I like to hear Emma sing. I like how she often misunderstands lyrics ("Blah blah black sheep, henny penny wolf," for example). In "I Love to See the Temple," she used to sing "For the temple is the house of God, a perfect Salt Lake beauty!" I think she now knows the real words, which makes me sad. Although she still does sing, "It is my secret duty!" at the end, which I'm not about to correct.

This past weekend, all of Joe's siblings were in town, which happens less than once in a blue moon, so everybody got together for picture takin'. Nice looking crowd, don't you think? the rate I'm going, I should have another post about October 1, so hope you enjoy the mild September days.

Saturday, August 01, 2009

Happy happy birthday, Joey Dear

August 1 means Joey's BD! Wish him a happy one!

Wednesday, July 22, 2009

The Big Birthday Weekend

So Mom turned 80 and I turned 50 (on the same day) and that means roughly 130 combined people years. Yikes. Er, I mean congratulations to us!

The occasion called for a cake (see above) and another cake (see below).

The top cake is the incomparable Costco cake. The cake you take to work the next day because you and yours ate only 25% of it the night before (because everybody has "just a sliver, dear"). The lower cake is from Nothing Bundt Cakes in Sandy, Utah (apparently they only make bundt cakes). This one was from my estimado esposo. The cake part had chocolate chips in it. The flower part had little stickers that said "50" (yeah, rub it in. The frosting's so good I forgive you).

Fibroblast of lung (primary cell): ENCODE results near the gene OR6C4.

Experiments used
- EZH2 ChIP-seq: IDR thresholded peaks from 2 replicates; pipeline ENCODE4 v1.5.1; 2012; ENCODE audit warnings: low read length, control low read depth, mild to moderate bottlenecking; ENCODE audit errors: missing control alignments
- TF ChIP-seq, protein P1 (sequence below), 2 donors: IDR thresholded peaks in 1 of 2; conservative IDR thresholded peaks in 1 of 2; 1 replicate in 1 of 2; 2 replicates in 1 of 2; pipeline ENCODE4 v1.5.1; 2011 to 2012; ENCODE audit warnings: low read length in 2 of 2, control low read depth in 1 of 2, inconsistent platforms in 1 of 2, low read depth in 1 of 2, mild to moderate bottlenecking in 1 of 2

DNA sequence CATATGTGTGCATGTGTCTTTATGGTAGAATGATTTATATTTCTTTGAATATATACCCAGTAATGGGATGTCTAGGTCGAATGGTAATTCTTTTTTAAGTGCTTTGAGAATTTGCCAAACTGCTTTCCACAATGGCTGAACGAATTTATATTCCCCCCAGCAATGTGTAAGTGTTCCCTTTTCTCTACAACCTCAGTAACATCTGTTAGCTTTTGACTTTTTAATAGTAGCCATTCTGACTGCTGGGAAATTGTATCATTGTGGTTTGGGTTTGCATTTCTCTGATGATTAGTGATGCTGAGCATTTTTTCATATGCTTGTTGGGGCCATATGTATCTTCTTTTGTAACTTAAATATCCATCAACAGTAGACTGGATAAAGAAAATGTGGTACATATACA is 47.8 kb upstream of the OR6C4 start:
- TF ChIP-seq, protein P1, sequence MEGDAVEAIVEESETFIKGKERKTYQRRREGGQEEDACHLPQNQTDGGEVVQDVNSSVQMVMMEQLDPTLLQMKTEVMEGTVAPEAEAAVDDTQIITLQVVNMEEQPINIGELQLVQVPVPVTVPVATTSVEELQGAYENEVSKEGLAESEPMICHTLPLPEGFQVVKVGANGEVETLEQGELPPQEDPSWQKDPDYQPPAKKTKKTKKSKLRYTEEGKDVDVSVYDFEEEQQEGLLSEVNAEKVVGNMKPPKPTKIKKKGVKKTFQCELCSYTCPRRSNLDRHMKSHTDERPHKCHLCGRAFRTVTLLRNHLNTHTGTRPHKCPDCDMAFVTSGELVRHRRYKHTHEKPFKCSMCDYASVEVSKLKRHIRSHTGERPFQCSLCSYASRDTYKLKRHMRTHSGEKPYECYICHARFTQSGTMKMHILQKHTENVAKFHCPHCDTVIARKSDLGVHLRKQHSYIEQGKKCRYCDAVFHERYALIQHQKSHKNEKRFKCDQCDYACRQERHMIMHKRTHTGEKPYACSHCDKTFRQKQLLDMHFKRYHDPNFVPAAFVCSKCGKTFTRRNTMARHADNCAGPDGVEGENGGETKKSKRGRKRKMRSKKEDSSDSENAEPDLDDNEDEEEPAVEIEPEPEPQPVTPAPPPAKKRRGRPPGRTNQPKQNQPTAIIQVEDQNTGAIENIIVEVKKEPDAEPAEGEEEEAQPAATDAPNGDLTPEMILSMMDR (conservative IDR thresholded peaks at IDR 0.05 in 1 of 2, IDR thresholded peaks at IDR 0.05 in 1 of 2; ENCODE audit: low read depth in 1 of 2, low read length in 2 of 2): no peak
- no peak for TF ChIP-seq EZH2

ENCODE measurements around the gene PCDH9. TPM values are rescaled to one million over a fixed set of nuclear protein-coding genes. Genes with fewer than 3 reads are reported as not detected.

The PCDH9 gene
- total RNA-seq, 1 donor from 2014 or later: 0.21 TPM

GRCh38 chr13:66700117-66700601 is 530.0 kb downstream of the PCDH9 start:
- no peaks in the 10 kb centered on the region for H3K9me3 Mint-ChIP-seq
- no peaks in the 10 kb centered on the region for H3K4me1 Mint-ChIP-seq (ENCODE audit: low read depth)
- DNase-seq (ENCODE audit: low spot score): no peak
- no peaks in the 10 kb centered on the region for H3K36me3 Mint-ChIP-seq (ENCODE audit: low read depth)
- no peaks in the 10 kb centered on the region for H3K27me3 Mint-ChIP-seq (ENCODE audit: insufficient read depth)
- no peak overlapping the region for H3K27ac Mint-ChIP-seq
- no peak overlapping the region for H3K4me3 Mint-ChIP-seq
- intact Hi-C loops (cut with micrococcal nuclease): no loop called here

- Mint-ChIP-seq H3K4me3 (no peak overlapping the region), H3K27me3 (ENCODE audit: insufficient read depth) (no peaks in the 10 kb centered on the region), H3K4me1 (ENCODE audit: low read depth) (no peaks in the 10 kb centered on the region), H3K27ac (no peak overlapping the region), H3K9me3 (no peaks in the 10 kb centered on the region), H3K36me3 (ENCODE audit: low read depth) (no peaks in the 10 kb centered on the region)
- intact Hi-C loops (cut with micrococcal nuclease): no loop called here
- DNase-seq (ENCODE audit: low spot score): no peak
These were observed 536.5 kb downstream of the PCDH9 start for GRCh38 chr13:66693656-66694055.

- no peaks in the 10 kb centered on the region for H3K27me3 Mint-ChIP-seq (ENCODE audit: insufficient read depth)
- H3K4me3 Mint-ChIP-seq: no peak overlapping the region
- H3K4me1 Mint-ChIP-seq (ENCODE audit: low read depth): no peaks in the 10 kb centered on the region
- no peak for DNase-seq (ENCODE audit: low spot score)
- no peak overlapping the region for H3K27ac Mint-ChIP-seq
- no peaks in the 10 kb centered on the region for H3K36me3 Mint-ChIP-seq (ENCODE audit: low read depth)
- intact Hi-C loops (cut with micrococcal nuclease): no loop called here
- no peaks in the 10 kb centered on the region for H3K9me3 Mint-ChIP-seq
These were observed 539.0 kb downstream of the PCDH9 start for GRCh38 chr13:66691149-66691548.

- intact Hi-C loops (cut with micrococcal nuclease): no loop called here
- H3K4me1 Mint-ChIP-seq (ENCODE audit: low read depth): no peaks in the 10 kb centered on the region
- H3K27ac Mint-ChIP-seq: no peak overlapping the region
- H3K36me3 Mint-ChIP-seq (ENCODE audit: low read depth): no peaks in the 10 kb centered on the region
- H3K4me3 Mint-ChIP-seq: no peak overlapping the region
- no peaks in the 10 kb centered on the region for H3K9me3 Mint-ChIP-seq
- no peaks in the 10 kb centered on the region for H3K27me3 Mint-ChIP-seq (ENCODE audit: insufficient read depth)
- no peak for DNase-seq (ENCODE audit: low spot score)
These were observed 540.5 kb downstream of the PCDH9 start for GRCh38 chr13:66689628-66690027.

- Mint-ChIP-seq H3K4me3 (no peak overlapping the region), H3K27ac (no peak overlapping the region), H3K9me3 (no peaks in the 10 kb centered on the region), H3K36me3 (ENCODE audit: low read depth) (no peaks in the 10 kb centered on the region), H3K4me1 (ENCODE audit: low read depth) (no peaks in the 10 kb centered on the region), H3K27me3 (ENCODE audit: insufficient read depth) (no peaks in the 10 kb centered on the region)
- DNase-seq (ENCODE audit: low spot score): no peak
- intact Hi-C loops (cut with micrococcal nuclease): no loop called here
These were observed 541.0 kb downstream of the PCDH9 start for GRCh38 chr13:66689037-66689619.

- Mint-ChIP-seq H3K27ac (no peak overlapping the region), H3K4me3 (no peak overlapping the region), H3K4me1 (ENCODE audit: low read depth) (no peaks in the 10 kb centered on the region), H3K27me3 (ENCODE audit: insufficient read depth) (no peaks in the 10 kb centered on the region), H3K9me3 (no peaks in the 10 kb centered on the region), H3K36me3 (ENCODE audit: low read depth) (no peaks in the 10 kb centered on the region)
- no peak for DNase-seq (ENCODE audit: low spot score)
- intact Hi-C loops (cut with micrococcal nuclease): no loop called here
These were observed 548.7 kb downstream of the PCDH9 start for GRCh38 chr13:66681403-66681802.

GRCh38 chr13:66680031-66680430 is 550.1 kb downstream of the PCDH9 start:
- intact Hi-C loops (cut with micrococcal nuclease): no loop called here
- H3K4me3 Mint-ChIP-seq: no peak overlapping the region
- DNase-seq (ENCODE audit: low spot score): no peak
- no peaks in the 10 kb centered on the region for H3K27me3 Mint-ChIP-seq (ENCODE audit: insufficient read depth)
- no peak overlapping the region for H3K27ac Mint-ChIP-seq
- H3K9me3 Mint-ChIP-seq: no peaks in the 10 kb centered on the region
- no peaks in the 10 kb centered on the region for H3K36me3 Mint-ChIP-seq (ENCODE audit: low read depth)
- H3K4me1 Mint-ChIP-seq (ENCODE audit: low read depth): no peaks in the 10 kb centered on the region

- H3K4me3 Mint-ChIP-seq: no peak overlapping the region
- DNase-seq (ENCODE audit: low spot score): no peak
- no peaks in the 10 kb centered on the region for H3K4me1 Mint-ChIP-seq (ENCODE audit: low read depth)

But the big exciting element of the weekend was my sister Julie and her whole family (sans missionary Russell) visiting from Vancouver WA/Seattle/Fullerton CA. And they all stayed with us and we slept on beds/couches/barcoloungers/air mattresses and had great big Joey-produced breakfasts and dinners.

On Saturday we went to southern Utah and the Julie side of the family took a 3-1/2- hour ride through Bryce Canyon, riding mules and horses with names like "Lucky Strike." We met up for dinner in Tropic, Utah (population ~475; my brother-in-law Dennis' grandmother had the first known bathtub in Tropic).

Emma, Uncle Tom, Me, Aunt Julie, a border collie named Max, Jax, Ben, Julia, Chris

Joe, Emma and I camped in nearby Kodachrome Basin (see following 7 photos; it is such pretty country. And Emma is so ding dang cute.)

(She owns the rock)

On Sunday night we had big beautiful birthday bash at Barbie's. I regret we did not get a group shot of all 25 souls present, but so many of them were scampering youngsters it would have proved difficult. But here are the more sedentary types:

Tom-Julie, Joey-Denny, Dennis-Barbie, Mommy-Daddy

Barbie/Julie/Denny sang "You've got us feelin' sentimental, Shirley" (to the tune of "Sentimental Journey") to Mom. And Barbie/Julie/Angie sang "Oh Denny Bug" (aka "Danny Boy") to me. My favorite verse was:

"Oh Denny Bug
The pipes, the pipes were calling
When Emma nearly pulled you off the bench
You never missed a beat as you were falling
And your poor neck 'twas pulled and she did wrench."

(Referring, of course, to the "organ incident").

It was a fine party.

Speaking of organs. On Monday, we went to the organ recital on Temple Square and heard our favorite organist, Richard Elliott, play, among other things, "Danny Boy." As well as a kickin' arrangement of "Ride of the Valkyries." And Ben kept Emma completely entranced with the coloring app on his I-Phone during the whole recital. We love you, Ben and Jax.

It was a great weekend. 50 ain't bad so far.